I definitely used to feel this when smoking. I know, I was smoking for a wee while there, but I didn't tell you guys. Tell a New Zealand audience I smoked for a wee bit AND I'm on the dpb? I would have been tasered at high noon and put out with the recycling.

I have known since I was a lot younger that - ironically - in wanting intimacy and connection I would have sex but not always sex that meant anything. And no! I am not telling you not to, I am just saying what I need to stop doing that to help value myself more, and of course to be a good role model for the girls etc, etc.

To begin this descent (just jokes!) into celibacy, I began with watching how I talked. Previously I could bring up sex in relation to pretty much everything. I find sex and sexuality and the entire continuum fascinating.

When I was very young and still married, I listened to a spoken-word tape by Jello Biafra who said "why do we always sit around and talk about the scars we got - oh this one's from when I crashed riding down the hill, and this one's from a fight I was in etc...why don't we walk into the bar and say I just had the best goddamn orgasm of my life of my life...".

I listened to this and I thought, "That's how I think! Love and sex and orgasms are beautiful things. I will take this as my creed". This was pre-internet porn and sexy time chatting par for the course where some of my musings were, if not radical, perhaps just not always expected.

Anywho, that served me well, but perhaps it went a bit past its use-by date. So post-reading the soft addictions book I decided to save my form of chat for more appropriate times.

At first this new way of talking was a bit well, perplexing. I found that your average Joe is talking about things like insurance - I know; and gardening - that's okay I can do a bit of bougainvillea; and the perennial favourite - which primary school are you sending your kids to? Considering the first time I was asked this question the girls were six months old I was like, "I just stepped in to see what my post natal condition is and we're talking primary schools??"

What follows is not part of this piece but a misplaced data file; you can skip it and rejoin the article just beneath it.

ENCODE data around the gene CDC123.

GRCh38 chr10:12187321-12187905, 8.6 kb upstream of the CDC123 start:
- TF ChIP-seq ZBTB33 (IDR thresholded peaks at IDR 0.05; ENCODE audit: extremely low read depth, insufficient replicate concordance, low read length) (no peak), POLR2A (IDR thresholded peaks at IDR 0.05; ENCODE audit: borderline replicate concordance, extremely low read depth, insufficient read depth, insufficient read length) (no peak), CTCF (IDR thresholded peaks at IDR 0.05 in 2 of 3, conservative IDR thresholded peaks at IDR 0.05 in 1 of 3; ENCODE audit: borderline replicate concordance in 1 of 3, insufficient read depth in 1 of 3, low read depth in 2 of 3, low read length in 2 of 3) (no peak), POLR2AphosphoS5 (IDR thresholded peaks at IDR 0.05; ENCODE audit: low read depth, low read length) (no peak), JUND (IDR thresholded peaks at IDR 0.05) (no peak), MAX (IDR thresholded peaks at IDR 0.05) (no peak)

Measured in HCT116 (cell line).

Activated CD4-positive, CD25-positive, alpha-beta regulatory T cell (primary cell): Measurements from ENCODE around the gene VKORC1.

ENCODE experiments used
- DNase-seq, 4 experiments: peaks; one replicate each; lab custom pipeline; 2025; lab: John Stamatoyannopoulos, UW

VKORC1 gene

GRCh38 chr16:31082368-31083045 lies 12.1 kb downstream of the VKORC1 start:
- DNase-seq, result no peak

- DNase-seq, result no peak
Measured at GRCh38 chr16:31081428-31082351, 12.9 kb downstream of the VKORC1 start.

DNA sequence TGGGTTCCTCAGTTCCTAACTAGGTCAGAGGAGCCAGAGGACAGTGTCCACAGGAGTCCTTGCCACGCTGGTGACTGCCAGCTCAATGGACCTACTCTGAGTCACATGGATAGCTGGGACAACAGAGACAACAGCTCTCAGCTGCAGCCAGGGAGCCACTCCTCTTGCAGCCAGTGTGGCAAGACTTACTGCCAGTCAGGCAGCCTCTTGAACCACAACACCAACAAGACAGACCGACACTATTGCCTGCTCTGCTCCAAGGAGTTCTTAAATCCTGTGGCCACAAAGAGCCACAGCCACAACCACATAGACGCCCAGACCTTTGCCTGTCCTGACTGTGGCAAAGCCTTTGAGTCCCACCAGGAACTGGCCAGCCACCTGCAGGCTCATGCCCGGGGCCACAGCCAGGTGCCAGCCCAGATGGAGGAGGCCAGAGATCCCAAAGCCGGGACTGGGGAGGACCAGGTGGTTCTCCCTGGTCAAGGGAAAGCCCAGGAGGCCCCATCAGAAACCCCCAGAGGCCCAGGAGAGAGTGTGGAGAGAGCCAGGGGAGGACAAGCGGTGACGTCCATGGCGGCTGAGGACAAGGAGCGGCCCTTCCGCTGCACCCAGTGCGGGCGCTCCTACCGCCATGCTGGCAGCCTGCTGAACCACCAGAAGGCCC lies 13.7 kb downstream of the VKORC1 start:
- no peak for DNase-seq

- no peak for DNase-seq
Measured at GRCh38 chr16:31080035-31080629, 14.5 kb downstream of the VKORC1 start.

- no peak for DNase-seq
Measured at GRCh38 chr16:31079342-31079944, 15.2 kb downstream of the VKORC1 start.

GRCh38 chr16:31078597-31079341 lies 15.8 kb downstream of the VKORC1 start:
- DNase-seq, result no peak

But then it kind of felt okay - I stopped talking about sex so much in Facebook status updates my main aorta to the world, and perhaps I found it was better to not always be saying "c-ck" when I didn't really need to be saying it eg at Playcentre; talking to random strangers etc. Though even when I read c-ck right now, I chuckled out loud. The force is obviously strong in this one. 

Okay, so just a couple of days ago I tried it on for size. I thought it, then I said it out loud, "I'm not going to have sex for six months". (I don't know yet if this will include "private time" - feel free to let me know what you think on this part of the deal dear reader. Oh and lordy, what about kissing...?)

And I felt kind of strong saying it, like it was a GOOD thing for me to say. And saying it and committing to it made me feel stronger on the inside.

And I liked how it felt. And I noticed a knock-on effect (no, not knocked up - that would be an inappropriate and unnecessary thing to write just then!) that fantasies about finding a guy/being with someone have dissipated. It's like I've got more of my head back to think about me and the girls' futures. I feel more focused on deciding what I'm going to do, and finding more paid work. And there's less of a Seven Brides for Seven Brothers/Doris Day medley running through my head.

While I'll miss those musicals, I am excited about the beginning of my semi-monastic journey. Once again, I am not Amway about this - I'm not saying anyone else needs to commit to celibacy. I'm not saying I regret my past lives - heck no! - I'm just saying I need to not have sex for a while. And at least I didn't' say c-ck when I said Amway just now either... a victory every sex-free minute indeed.

Essential Mums